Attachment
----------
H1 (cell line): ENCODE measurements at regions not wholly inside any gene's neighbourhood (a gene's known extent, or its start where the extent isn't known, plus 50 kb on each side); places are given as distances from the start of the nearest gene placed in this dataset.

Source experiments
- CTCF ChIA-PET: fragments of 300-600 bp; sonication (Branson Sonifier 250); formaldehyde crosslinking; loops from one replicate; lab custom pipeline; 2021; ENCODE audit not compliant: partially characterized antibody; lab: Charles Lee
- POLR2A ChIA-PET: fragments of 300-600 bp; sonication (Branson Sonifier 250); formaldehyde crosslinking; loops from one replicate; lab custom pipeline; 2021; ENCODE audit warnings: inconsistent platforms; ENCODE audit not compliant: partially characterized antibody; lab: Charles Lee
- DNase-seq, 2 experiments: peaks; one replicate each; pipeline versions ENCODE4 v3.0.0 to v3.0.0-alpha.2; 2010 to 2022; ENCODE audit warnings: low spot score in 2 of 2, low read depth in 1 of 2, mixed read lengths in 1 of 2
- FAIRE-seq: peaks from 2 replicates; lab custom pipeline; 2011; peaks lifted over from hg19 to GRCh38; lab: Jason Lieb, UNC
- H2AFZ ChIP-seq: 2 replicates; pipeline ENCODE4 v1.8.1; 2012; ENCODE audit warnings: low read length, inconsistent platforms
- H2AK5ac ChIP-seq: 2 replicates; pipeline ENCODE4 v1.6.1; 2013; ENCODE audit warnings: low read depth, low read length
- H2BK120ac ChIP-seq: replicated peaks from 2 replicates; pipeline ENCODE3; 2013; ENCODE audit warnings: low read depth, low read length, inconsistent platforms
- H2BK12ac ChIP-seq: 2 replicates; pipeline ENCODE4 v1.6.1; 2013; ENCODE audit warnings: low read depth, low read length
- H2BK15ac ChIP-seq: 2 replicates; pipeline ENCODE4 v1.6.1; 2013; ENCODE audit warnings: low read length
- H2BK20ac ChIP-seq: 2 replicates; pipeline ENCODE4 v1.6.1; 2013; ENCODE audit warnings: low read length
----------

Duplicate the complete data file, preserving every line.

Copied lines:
H1 (cell line): ENCODE measurements at regions not wholly inside any gene's neighbourhood (a gene's known extent, or its start where the extent isn't known, plus 50 kb on each side); places are given as distances from the start of the nearest gene placed in this dataset.

Source experiments
- CTCF ChIA-PET: fragments of 300-600 bp; sonication (Branson Sonifier 250); formaldehyde crosslinking; loops from one replicate; lab custom pipeline; 2021; ENCODE audit not compliant: partially characterized antibody; lab: Charles Lee
- POLR2A ChIA-PET: fragments of 300-600 bp; sonication (Branson Sonifier 250); formaldehyde crosslinking; loops from one replicate; lab custom pipeline; 2021; ENCODE audit warnings: inconsistent platforms; ENCODE audit not compliant: partially characterized antibody; lab: Charles Lee
- DNase-seq, 2 experiments: peaks; one replicate each; pipeline versions ENCODE4 v3.0.0 to v3.0.0-alpha.2; 2010 to 2022; ENCODE audit warnings: low spot score in 2 of 2, low read depth in 1 of 2, mixed read lengths in 1 of 2
- FAIRE-seq: peaks from 2 replicates; lab custom pipeline; 2011; peaks lifted over from hg19 to GRCh38; lab: Jason Lieb, UNC
- H2AFZ ChIP-seq: 2 replicates; pipeline ENCODE4 v1.8.1; 2012; ENCODE audit warnings: low read length, inconsistent platforms
- H2AK5ac ChIP-seq: 2 replicates; pipeline ENCODE4 v1.6.1; 2013; ENCODE audit warnings: low read depth, low read length
- H2BK120ac ChIP-seq: replicated peaks from 2 replicates; pipeline ENCODE3; 2013; ENCODE audit warnings: low read depth, low read length, inconsistent platforms
- H2BK12ac ChIP-seq: 2 replicates; pipeline ENCODE4 v1.6.1; 2013; ENCODE audit warnings: low read depth, low read length
- H2BK15ac ChIP-seq: 2 replicates; pipeline ENCODE4 v1.6.1; 2013; ENCODE audit warnings: low read length
- H2BK20ac ChIP-seq: 2 replicates; pipeline ENCODE4 v1.6.1; 2013; ENCODE audit warnings: low read length